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Synthetic marijuana

Synthetic marijuana

Synthetic marijuana

Simply put, synthetic marijuana is a questionable (at best) concoction of man-made psychoactive chemicals sprayed on dried plant material. These psychoactive chemicals are meant to mimic the effects of THC, the active ingredient found in real marijuana. Often referred to as “fake weed”, synthetic marijuana is sold in $30-$50 foil packets and is easy enough to find in gas stations, smoke shops, or convenience stores.

Marketed as a “safe” alternative to marijuana which is a Schedule I drug under the Controlled Substances Act, these things have successfully avoided regulation by simply being labeled “Not Safe for Human Consumption”. Synthetic marijuana is far from safe. They are actually more powerful than the real thing – with severe and unpredictable side effects that are dangerous and sometimes life-threatening.

  • Screening Cut-Off and Detection Time
  • GC/MS Cut-off Approximate Detection Time
  • Urine Drug Test
  • 25 ng/ml up to 72 hours after use DEA Drug Class

Synthetic marijuana is classified under Schedule I of the Controlled Substances Act which lists drugs, substances, or chemicals that have a high potential for abuse with no current medical use. Examples of other drugs in this class are:

  • Ecstasy
  • Heroin
  • LSD
  • Methaqualone
  • Peyote
  • K2 Spice Drug Type

Synthetic marijuana is a stimulant. While natural marijuana is classified as a mild hallucinogen-depressant and depending on a person’s response to it, synthetic marijuana without question is an exceptionally powerful stimulant with serious and often severe side effects because of its largely unknown composition of dangerous and unstable chemicals.

Forms and Routes of Administration

Smoking – the herbal incense or potpourri version of synthetic marijuana is smoked by using a pipe or other devices. Many people also roll it into a joint but some sites advise against doing it this way and instead recommend simply using an incense burner.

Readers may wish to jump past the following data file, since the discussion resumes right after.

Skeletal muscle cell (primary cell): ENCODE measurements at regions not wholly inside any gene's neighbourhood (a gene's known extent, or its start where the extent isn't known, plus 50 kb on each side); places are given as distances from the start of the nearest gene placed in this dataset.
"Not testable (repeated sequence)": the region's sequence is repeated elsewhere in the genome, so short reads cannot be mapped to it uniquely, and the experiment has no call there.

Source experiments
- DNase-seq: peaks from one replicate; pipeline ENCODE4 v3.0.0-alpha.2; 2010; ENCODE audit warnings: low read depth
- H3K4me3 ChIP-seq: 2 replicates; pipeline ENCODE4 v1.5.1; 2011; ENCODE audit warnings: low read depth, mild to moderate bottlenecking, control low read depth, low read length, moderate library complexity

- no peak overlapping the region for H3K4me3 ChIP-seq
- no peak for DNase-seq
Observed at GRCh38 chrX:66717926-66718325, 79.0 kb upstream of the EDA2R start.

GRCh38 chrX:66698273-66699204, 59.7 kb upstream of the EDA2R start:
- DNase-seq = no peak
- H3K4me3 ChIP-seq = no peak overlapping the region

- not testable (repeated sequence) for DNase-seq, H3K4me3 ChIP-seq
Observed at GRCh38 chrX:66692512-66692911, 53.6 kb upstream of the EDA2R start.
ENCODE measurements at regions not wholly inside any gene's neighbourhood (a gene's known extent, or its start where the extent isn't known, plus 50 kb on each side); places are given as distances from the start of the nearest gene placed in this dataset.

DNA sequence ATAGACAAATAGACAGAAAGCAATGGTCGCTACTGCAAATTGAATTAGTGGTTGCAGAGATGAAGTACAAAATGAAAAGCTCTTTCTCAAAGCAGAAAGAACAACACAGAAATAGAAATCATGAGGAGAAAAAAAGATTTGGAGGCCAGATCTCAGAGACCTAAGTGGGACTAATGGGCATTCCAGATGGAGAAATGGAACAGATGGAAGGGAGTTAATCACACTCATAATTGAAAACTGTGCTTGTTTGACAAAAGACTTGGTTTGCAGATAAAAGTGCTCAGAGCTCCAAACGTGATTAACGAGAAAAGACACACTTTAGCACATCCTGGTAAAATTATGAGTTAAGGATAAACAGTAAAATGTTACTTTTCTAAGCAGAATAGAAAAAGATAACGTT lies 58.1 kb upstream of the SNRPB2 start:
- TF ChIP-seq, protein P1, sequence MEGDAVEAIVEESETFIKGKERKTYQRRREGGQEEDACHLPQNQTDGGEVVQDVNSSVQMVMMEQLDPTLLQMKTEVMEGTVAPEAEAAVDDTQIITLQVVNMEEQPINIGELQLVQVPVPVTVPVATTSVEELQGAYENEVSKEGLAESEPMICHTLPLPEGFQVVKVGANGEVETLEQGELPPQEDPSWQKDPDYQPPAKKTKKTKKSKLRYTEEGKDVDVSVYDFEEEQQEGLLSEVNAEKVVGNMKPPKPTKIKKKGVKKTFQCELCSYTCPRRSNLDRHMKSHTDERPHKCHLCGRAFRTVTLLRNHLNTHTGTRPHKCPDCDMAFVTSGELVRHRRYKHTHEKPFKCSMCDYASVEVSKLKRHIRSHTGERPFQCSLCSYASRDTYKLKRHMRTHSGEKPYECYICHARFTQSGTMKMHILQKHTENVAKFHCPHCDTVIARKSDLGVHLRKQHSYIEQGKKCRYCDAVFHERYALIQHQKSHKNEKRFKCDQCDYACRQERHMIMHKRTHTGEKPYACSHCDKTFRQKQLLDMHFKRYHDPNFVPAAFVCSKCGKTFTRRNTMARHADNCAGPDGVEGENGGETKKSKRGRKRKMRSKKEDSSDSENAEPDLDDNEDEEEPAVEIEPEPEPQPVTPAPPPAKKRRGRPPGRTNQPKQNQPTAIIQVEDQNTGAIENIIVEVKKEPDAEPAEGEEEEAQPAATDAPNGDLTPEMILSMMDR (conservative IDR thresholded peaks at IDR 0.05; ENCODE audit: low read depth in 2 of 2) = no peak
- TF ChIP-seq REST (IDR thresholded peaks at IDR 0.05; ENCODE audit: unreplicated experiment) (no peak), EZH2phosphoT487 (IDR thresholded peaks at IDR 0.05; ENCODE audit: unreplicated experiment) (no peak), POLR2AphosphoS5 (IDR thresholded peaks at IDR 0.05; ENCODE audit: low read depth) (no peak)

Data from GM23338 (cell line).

Vaping – for liquid Spice/K2, there are two main techniques of vaping – mouth-to-lung (MTL) and direct-lung-inhale (DLI).

MTL is much the same as smoking a cigarette or sucking on a straw and letting the mouth fill with vapor. This technique makes use of tanks, preferably with high-ohm coils. The slow inhalation vaporizes the e-liquid slower, making the e-juice last longer.

DLI is much like taking a hit from a bong or shisha pipe. This technique draws the vapor straight down to the lungs and requires sub-ohm tanks.

MTL vs DLI Vaping

K2 Spice Brand Names
100% HIGH Quality
Ace of Spades
Aer Wave
Atomic Bomb
Baby J
Barely Legal Express
BC’s Finest
Be’s Finest T.M.D.K.
Big Blue
Black Kush
Black Magic
Black Mamba
Black Widow
Bloody Mary
Blue Berry
Blue Magic
Blueberry Blaze
BUDDHA Exclusive
Burnin Man Hypnotic
California Dreams
California K2
Chronic Hypnotic
Clear Breeze
Cloud 9
Strength Blueberry
Cloud 9
Cobra King KUSH
Comatose Candy
Captain Kava Dabs
Code Black
Cowboy Kush
Crazy Monkey
Dancing Monkey DANK
Dead Man Walking
Dr. Bones Piece of Shit-Bag
Dr. Express
Dr. Feel Good
Dragon Eye
Dream On
Earth Blend
Express Aromatic
Extreme Herbal Incense
Extremely Legal XXX
Funky Green Stuff
Funky Monkey
G 6 Large Summit
GENI a New Era
Glass Jar
Gods of Aroma
Gold Platinum
Golden Buddha GREEN EYE
Green Ghost Kush
Green Giant
Green KUSH
Green Window
GUCI Exotic
H2O 50
H2 Blonde
Happy Shaman
Head Trip
Hookah Relax
Inner Voyage
Intensity Black
Jungle Juice
Jamaican Spirit
Janes Jungle Juice 5g PIN UP
Jungle K2 69
King Cobra
King John
Knocked Out
Krunk Max
Legally BLIND
LIT (Lost in Trance)
Lucky Charm
Mad Hatter
Mad Monkey
Mango Skunk
Manic Organic
Marley Spice
Mean Pit Bull XXX
Mile High
MOJO spice
Moon Rocks
Mr. and Mrs. Marley
Mr. Happy
Mr. Marley KUSH
Mr. Miyagi
Mr. Nice Guy
Ober Spice
On Point No BS Herbal Incense
One Love
Orange KUSH
OZ Original Premium 1GM
Passion Sense
Peach Bomb
Planet Kratom
Poppin Cherry
Premium Herbal
Pure Fyre
Purple Diesel
Purple Haze
Raptor 50
Rasta Spice
Red Dawn Spark 80
Red Dragon
Red Eye made by SPARK
Red Magic
Rising Sun 1X
Skull Killa
Soulsense Reserve
Sour Apple Diesel
Space Monkey